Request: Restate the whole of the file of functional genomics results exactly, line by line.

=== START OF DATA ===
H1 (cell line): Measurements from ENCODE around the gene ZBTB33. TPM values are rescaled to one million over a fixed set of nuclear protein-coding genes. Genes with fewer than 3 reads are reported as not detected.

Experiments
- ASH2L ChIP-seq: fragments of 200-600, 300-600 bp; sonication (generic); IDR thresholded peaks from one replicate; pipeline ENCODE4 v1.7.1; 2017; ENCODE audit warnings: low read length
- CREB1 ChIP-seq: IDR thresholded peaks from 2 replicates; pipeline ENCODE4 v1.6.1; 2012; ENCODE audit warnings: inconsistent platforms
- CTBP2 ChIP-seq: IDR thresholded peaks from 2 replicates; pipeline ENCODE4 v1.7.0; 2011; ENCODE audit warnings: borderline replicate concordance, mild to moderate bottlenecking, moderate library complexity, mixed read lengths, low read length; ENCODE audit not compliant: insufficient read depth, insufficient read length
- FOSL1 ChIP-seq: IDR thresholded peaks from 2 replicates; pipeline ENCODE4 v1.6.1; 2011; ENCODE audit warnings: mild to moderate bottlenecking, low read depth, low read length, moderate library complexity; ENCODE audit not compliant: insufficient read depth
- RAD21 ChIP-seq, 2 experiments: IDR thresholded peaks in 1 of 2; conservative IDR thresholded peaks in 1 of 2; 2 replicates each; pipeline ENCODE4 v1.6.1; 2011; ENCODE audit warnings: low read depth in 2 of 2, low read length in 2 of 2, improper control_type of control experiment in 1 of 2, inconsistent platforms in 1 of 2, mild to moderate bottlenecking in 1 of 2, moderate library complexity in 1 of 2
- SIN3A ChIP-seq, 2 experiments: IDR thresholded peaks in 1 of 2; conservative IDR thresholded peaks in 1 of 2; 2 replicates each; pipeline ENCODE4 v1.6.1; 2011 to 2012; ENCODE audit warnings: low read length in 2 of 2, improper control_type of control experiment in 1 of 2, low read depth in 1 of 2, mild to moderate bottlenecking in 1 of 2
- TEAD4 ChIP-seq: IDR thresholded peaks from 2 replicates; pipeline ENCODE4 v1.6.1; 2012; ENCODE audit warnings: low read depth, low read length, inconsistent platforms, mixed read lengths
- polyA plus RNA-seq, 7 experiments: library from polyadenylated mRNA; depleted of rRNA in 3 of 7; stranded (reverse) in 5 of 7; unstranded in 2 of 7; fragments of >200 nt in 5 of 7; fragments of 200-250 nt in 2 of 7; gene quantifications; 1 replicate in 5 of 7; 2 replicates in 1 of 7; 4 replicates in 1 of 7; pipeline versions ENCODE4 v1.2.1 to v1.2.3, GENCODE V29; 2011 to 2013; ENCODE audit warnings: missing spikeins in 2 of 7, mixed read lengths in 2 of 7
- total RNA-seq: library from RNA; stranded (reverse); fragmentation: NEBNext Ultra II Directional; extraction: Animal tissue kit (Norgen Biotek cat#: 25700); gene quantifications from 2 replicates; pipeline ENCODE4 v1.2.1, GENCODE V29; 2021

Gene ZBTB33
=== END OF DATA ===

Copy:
H1 (cell line): Measurements from ENCODE around the gene ZBTB33. TPM values are rescaled to one million over a fixed set of nuclear protein-coding genes. Genes with fewer than 3 reads are reported as not detected.

Experiments
- ASH2L ChIP-seq: fragments of 200-600, 300-600 bp; sonication (generic); IDR thresholded peaks from one replicate; pipeline ENCODE4 v1.7.1; 2017; ENCODE audit warnings: low read length
- CREB1 ChIP-seq: IDR thresholded peaks from 2 replicates; pipeline ENCODE4 v1.6.1; 2012; ENCODE audit warnings: inconsistent platforms
- CTBP2 ChIP-seq: IDR thresholded peaks from 2 replicates; pipeline ENCODE4 v1.7.0; 2011; ENCODE audit warnings: borderline replicate concordance, mild to moderate bottlenecking, moderate library complexity, mixed read lengths, low read length; ENCODE audit not compliant: insufficient read depth, insufficient read length
- FOSL1 ChIP-seq: IDR thresholded peaks from 2 replicates; pipeline ENCODE4 v1.6.1; 2011; ENCODE audit warnings: mild to moderate bottlenecking, low read depth, low read length, moderate library complexity; ENCODE audit not compliant: insufficient read depth
- RAD21 ChIP-seq, 2 experiments: IDR thresholded peaks in 1 of 2; conservative IDR thresholded peaks in 1 of 2; 2 replicates each; pipeline ENCODE4 v1.6.1; 2011; ENCODE audit warnings: low read depth in 2 of 2, low read length in 2 of 2, improper control_type of control experiment in 1 of 2, inconsistent platforms in 1 of 2, mild to moderate bottlenecking in 1 of 2, moderate library complexity in 1 of 2
- SIN3A ChIP-seq, 2 experiments: IDR thresholded peaks in 1 of 2; conservative IDR thresholded peaks in 1 of 2; 2 replicates each; pipeline ENCODE4 v1.6.1; 2011 to 2012; ENCODE audit warnings: low read length in 2 of 2, improper control_type of control experiment in 1 of 2, low read depth in 1 of 2, mild to moderate bottlenecking in 1 of 2
- TEAD4 ChIP-seq: IDR thresholded peaks from 2 replicates; pipeline ENCODE4 v1.6.1; 2012; ENCODE audit warnings: low read depth, low read length, inconsistent platforms, mixed read lengths
- polyA plus RNA-seq, 7 experiments: library from polyadenylated mRNA; depleted of rRNA in 3 of 7; stranded (reverse) in 5 of 7; unstranded in 2 of 7; fragments of >200 nt in 5 of 7; fragments of 200-250 nt in 2 of 7; gene quantifications; 1 replicate in 5 of 7; 2 replicates in 1 of 7; 4 replicates in 1 of 7; pipeline versions ENCODE4 v1.2.1 to v1.2.3, GENCODE V29; 2011 to 2013; ENCODE audit warnings: missing spikeins in 2 of 7, mixed read lengths in 2 of 7
- total RNA-seq: library from RNA; stranded (reverse); fragmentation: NEBNext Ultra II Directional; extraction: Animal tissue kit (Norgen Biotek cat#: 25700); gene quantifications from 2 replicates; pipeline ENCODE4 v1.2.1, GENCODE V29; 2021

Gene ZBTB33